There’s only one thing that can rescue me from end-of-summer blues: the promise of some great new books for autumn. And this year’s list of has some real gems. Just have a look.
Loved, loved Normal People (30th August) by Sally Rooney. A good old-fashioned love story in brand new wrapping. If you’re wondering what it’s like to be young today, read this. And even if you’re not, this book will take you back to your own first fumbling experiences with love.
The Silence of the Girls (30th August) by Pat Barker is the story of Trojan War, immortalised in Homer’s The Illiad, but this time told from the female perspective. I’m a few pages into the book and already absorbed. If you liked Circe by Madeline Miller, which we adored, get this.
Haruki Murakami‘s new novel Killing Commendatore (9th October) is a Great Gatsby inspired love story. This will be his first novel since Colorless Tsukuru Tazaki and His Years of Pilgrimage, which we found to be a bit bland. Let’s hope it’s more in line with his engrossing 1Q84.
Melmoth (2nd October) by Sarah Perry, author of bestselling The Essex Serpent, is a gothic mystery novel set in Prague where our heroine starts investigating the history behind the mystical figure of Melmoth. Will Perry be able to follow up on her astonishingly successful second book?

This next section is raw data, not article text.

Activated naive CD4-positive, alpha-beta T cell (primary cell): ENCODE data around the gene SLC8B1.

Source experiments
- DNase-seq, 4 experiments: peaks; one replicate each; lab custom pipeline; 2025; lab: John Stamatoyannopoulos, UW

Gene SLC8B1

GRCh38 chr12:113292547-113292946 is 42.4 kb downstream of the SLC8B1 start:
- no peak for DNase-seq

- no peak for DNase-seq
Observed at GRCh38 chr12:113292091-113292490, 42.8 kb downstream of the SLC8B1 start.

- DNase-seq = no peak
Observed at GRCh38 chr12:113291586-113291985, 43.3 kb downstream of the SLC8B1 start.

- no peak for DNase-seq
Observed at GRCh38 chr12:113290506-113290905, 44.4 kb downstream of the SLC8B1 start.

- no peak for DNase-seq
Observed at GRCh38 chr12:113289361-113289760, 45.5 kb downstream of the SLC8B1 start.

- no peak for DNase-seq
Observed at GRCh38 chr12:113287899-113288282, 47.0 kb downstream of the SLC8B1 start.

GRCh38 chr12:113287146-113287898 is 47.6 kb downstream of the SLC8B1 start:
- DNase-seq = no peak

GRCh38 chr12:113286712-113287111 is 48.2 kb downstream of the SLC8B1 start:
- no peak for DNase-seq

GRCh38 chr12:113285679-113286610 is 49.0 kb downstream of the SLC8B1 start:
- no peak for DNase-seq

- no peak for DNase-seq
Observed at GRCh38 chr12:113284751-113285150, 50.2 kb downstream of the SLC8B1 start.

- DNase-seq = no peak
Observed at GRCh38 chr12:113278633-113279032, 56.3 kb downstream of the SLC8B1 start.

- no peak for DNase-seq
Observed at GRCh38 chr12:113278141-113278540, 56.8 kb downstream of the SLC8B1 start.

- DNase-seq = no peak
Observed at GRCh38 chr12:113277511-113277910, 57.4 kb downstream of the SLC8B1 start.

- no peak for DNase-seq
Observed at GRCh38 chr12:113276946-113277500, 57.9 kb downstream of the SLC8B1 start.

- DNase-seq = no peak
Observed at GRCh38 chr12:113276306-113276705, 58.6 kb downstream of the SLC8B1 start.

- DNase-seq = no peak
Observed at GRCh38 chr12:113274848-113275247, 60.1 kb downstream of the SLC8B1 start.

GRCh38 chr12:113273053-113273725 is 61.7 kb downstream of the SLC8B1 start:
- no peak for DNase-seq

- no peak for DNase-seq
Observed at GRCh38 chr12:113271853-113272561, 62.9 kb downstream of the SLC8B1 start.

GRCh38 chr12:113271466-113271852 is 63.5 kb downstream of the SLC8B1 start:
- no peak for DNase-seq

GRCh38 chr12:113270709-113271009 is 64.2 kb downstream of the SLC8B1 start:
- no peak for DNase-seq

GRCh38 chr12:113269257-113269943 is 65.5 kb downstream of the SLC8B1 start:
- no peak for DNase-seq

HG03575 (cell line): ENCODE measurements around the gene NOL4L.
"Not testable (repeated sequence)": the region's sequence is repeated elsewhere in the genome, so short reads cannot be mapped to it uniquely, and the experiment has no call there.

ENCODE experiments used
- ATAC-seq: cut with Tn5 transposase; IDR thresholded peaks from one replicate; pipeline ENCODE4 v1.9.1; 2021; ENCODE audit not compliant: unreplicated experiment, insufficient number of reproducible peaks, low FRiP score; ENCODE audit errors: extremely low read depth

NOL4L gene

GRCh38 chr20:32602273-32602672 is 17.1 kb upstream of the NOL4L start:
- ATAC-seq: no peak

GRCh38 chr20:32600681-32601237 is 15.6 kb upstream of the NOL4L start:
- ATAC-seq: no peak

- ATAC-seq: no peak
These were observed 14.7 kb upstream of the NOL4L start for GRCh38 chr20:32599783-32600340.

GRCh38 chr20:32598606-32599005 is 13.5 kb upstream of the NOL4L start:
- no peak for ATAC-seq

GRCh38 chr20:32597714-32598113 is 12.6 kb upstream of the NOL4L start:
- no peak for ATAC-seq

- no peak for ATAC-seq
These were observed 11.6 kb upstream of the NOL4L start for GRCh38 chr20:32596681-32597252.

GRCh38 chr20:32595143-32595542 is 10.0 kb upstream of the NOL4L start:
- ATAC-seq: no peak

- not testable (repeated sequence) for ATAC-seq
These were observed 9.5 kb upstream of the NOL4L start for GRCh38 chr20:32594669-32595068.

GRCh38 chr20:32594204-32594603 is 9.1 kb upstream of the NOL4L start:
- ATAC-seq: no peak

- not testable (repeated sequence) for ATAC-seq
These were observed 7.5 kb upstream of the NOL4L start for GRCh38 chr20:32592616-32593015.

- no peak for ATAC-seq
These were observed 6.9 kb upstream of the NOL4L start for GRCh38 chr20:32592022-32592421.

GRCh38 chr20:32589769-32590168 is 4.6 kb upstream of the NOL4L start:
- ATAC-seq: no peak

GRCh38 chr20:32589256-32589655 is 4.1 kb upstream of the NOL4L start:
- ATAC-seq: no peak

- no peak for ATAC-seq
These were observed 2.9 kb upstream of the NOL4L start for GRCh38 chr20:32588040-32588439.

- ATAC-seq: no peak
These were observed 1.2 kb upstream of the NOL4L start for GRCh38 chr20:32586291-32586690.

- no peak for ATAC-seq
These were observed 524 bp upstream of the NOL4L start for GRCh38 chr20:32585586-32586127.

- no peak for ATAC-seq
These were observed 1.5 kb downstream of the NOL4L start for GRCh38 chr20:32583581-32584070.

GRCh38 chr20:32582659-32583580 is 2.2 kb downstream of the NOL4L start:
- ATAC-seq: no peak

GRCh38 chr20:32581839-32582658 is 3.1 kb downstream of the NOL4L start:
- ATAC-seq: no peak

Berta Isla by Javier Marías (4th October), one of Spain’s literary giants and one of our favourites. We loved his The Infatuations, A Heart So White and Venice, an Interior. A bit mixed early reviews for this love story between a Spanish woman and a British spy, but I might give it a try anyway.
Unsheltered by Barbara Kingsolver (16th October), author of the gripping The Poisonwood Bible, is the story of one house and two families who live 200 years apart. Her more recent books have been a bit hit and miss, perhaps this will be the one to match The Poisonwood Bible?
Becoming (13th November), Michelle Obama‘s hugely anticipated memoirs, should be inspiring although, personally, I’m going to be even more excited to read Melania Trump’s post-divorce memoirs when they come out.
First to be broadcast on BBC Radio 4, David Szalay‘s short-story collection, Turbulence, will come out on paper right before Christmas (6th December). It’s stories of 12 different people in transit around the globe, whose lives interconnect in some way or other. Few authors portray the modern male psyche quite like Szalay. We devoured his novel Spring and short-story collection All That Man Is.
American Weather (TBC) is Jenny Offill‘s third novel. We loved her first, Dept. of Speculation, a refreshingly original story of a marriage on the rocks. This one deals with mad families and polarised political opinions in contemporary America, sounds interesting and relevant. One to watch.
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That’s all for now! Enjoy.